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8 Essential Kitchen Accessories for a Simple Kitchen

With limited space and storage in many HDB flats, setting up your new kitchen can be a rather unnerving task. Overtime, this seems like an overwhelming topic, especially if you're a first-time homeowner.

In the last couple of years, many new ware from kitchen accessories suppliers have emerged. Nearly all of these trendy inventions encompassed some sort of cutting-edge technologies meant for the kitchen at home. While some became immensely popular, many others came and went quickly.

One look at today’s kitchens prove one thing: kitchen trends are fickle and short-lived. Even though ‘intelligent’ kitchen accessories are a far cry from those in our parents’ time, still the awesomeness of some classic utensils, like the traditional wok turns out to be super versatile, and a must-have in kitchens.

So, whether you’re a ‘half-bucket of water’ cook or an aficionado, here are 8 kitchen accessories you essentially need to set up a simple working kitchen.

1.  The Food Processor

This is probably the most expensive kitchen accessory you will need to invest in. It is definitely a worthwhile investment because this countertop workhorse easily make quick work of tedious tasks like chopping, mincing, grating, grinding, pureeing, slicing and shredding. 

If you have not used one before, we suggest you to start off with a smaller and cheaper model. A lower range food processor starts at around $60. As you feel more comfortable working with this baby, it’s time to upgrade. Spend a bit more to buy a good-sized, top-of-the-range version with a powerful motor to serve you in the long run.

When you choose a food processor, watch the blades level inside the bowl. They should be positioned as low level down as possible. The higher they are, the less effective they will be because the blades will not be able to reach food ingredients at the bottom.

To sum it up, the convenience of a food processor will potentially save a lot of your time and energy. For the hardcore drama fan, it’s an absolute good buy, because you won’t have to miss another episode of your favourite sitcom while preparing dinner in the kitchen. 

2.  The Kettle

You might not even think of getting one, since we’re spoilt for choice with a variety of water purification systems and water dispensers (that not only filters water from the tap, but also dispense cold and hot water instantly). 

So, do you really need one in your kitchen? We say yes because this is a piece of must-have kitchenware.

An electric kettle heats water quickly and it is energy efficient. For the new models, you could also control its water temperature - a feature that tea and coffee enthusiasts would appreciate in order to achieve a good brew.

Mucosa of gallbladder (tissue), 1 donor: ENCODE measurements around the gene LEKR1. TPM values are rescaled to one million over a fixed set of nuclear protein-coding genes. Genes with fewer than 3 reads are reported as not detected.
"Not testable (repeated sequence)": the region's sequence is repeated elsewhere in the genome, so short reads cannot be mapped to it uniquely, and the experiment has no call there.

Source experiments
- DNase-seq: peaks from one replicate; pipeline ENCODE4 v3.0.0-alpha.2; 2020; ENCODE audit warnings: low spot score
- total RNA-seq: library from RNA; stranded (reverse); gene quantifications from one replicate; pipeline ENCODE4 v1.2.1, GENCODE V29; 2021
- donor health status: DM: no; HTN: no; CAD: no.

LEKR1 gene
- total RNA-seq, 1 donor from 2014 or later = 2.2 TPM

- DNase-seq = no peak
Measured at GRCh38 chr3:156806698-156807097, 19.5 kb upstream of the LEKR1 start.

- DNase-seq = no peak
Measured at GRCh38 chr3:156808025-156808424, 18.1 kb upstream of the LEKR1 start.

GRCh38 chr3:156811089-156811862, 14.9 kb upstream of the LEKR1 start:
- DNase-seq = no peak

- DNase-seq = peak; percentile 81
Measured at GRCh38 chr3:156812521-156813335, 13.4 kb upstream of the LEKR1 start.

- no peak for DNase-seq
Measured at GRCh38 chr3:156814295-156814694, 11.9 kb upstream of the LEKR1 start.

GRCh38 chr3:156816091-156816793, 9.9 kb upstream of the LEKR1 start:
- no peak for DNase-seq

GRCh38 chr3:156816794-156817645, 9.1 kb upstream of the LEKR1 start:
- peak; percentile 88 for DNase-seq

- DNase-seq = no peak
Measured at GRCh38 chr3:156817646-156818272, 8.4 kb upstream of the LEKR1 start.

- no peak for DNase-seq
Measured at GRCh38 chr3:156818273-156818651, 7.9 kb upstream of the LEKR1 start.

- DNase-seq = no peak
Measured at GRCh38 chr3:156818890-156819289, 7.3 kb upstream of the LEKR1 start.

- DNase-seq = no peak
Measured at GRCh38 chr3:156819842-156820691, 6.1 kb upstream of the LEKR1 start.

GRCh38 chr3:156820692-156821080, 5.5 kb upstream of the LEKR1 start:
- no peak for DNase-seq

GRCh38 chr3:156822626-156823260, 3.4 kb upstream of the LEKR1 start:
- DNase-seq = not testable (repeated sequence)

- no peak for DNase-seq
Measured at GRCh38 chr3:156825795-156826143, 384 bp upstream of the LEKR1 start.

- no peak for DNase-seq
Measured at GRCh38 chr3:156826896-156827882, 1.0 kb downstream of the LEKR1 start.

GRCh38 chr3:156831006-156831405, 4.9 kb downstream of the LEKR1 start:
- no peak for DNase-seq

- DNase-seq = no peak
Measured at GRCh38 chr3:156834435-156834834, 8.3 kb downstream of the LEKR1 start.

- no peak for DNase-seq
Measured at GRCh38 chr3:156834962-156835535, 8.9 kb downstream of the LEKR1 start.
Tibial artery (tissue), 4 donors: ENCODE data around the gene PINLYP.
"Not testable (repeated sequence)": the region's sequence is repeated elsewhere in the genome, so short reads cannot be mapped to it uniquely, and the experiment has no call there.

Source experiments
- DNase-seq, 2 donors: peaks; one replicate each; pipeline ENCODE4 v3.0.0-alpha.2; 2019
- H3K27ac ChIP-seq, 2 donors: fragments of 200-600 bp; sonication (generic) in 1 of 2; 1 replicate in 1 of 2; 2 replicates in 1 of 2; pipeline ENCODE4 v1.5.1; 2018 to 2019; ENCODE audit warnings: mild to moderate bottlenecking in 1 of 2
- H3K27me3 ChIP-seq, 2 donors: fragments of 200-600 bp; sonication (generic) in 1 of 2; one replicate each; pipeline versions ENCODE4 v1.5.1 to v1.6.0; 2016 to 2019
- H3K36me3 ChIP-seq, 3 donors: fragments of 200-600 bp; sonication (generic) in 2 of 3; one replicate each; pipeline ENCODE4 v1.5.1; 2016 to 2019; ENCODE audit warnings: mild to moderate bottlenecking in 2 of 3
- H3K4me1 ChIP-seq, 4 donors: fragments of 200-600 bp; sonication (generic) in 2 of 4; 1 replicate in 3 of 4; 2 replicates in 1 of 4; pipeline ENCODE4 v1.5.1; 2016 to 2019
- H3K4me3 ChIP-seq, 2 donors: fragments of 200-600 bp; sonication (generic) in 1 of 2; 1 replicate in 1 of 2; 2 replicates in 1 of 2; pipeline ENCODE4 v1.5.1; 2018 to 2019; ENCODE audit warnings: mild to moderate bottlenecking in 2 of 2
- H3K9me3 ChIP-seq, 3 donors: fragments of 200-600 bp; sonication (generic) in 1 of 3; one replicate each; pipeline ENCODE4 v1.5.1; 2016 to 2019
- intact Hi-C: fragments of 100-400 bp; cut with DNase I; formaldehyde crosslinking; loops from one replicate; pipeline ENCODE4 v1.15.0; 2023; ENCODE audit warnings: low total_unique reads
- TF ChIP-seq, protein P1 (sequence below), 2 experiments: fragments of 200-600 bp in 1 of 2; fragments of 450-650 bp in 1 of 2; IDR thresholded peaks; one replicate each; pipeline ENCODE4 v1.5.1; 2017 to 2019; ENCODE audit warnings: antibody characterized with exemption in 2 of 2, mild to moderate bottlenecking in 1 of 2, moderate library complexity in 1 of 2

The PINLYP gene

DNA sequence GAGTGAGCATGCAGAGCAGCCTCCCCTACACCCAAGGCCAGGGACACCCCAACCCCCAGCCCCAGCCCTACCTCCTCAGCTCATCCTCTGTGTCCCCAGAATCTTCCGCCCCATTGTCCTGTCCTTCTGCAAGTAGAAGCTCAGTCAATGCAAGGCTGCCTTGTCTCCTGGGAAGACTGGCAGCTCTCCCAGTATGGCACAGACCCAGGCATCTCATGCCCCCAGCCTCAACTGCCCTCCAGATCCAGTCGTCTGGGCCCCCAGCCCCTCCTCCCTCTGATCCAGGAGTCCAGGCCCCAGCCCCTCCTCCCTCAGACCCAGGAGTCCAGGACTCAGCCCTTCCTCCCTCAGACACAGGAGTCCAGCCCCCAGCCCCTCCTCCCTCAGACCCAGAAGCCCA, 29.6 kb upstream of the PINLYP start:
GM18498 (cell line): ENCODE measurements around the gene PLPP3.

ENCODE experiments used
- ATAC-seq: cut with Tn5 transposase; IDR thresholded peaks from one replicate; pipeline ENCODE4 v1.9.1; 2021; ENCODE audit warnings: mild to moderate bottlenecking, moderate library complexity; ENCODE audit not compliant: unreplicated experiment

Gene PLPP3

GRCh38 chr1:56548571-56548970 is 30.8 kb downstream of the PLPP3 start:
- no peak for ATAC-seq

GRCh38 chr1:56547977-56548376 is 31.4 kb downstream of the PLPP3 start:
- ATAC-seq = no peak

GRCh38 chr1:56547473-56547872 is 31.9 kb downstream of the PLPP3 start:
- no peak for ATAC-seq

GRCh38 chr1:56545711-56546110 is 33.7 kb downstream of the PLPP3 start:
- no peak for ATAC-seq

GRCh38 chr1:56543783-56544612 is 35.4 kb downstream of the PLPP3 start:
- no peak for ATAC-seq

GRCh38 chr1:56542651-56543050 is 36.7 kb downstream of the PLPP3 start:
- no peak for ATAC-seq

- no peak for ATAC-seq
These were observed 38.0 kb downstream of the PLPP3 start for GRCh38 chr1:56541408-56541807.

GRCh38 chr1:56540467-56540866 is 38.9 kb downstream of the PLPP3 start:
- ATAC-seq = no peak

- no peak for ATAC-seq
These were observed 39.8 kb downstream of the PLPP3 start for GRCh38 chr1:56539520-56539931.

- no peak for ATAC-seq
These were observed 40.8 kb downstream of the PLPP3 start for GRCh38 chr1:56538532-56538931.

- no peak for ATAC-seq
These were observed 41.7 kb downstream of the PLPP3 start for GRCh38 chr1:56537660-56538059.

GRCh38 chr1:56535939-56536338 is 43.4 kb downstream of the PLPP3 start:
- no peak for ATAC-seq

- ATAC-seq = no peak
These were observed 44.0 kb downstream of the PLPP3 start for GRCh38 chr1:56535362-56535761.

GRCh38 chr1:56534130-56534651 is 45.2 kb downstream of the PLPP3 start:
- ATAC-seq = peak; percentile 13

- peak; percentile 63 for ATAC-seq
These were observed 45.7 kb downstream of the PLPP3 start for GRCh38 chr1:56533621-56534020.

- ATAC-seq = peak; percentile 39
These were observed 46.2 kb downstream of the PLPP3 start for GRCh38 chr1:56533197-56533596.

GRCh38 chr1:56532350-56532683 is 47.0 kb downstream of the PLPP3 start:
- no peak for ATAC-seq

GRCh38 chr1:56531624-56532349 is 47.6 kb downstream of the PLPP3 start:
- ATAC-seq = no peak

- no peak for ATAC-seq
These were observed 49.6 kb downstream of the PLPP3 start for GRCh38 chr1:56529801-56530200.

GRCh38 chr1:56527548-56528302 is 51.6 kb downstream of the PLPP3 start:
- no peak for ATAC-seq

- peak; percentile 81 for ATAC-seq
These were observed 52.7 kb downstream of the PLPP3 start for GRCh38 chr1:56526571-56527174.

If you’re busy with cleaning chores or on a phone call, you never have to worry about water boiling over because it shuts itself automatically.

3.  The Wok

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Not sure why you should own a wok in your kitchen? Here’s why.

Beyond being an ideal choice for stir frying food, it's extremely adaptable and perfect for deep-frying, boiling, steaming, stewing and indoor smoking. In fact, it is probably the most commonly used cooking utensil in our kitchens locally.

Woks that you find selling now in departmental stores are mostly made from aluminum, stainless steel, carbon-steel and non-stick coatings. A lot of us no longer use the traditional cast iron wok because they are heavy and rust easily.

Keep in mind that choosing a good wok isn’t about picking the cheapest or the shiniest one off the shelf, because almost every experienced Asian cook ‘sifu’ we’ve spoken with swears by a carbon-steel wok for their kitchen.

Not only is a wok relatively inexpensive, but it also heats quickly and evenly. So when you stir-fry meat, vegetable or ‘hor fun’, the heat sears them perfectly, imparting a wok fragrance also known as ‘wok hei’.

If you’re buying a Teflon coated non-stick wok, use it only for steaming, stewing or boiling. DO NOT deep fry, pan fry or stir fry dishes with it because at those temperatures, the non-stick coating will break down and contaminate your food! 

Watch a video below by Dr. Leslie Tay and learn how to correctly prep and ‘season’ your new wok.

4.  Pots and Pans

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Seriously, which kitchen doesn’t have pots and pans? These are timeless utensils for every kitchen for more than a century - actually a few to be precise. 

Even if you do not prepare meals at home frequently, the occasional ‘ultra’ light culinary action such as cooking your ‘Maggi’ noodles or frying an egg would call for these essential utensils. 

When it comes to selecting pans, don’t be stingy. Choose good quality, non-stick coating ones with thick bottoms to distribute heat well. They are ideal for searing meat, a quick stir-fry or reducing pan sauces.

Most popular and moderately priced are the stainless steel "clad" type that has several layers of copper or aluminum sandwiched in between. They usually have an aluminum disk on the pan’s bottom to provide good heat distribution to facilitate even cooking. 

These stainless steel pan models are usually good for all-purpose cooking, are easy to clean, scratch resistant and exceptionally durable.

Another commonly available and affordable choice would be aluminum cookware. You’d usually see them at the kitchen utensils section in Ikea. Most has a non-stick finish and has been anodized to strengthen the aluminum, thus making it dent and scratch resistant. 

They are also very good heat conductors, are relatively light to handle and easy to clean. Choose the heavier ones because they will give better heat distribution. Avoid unfinished aluminum ones because they could discolour if you put acidic foods in them, and might also impart a metallic taste to your foods. 

If you cook frequently, then go for larger sized pots (with a lid) that are fairly deep. With them, it’s easy for you to cook large volume of liquid such as preparing stocks, soups, sauces and curries - a real time and life saver.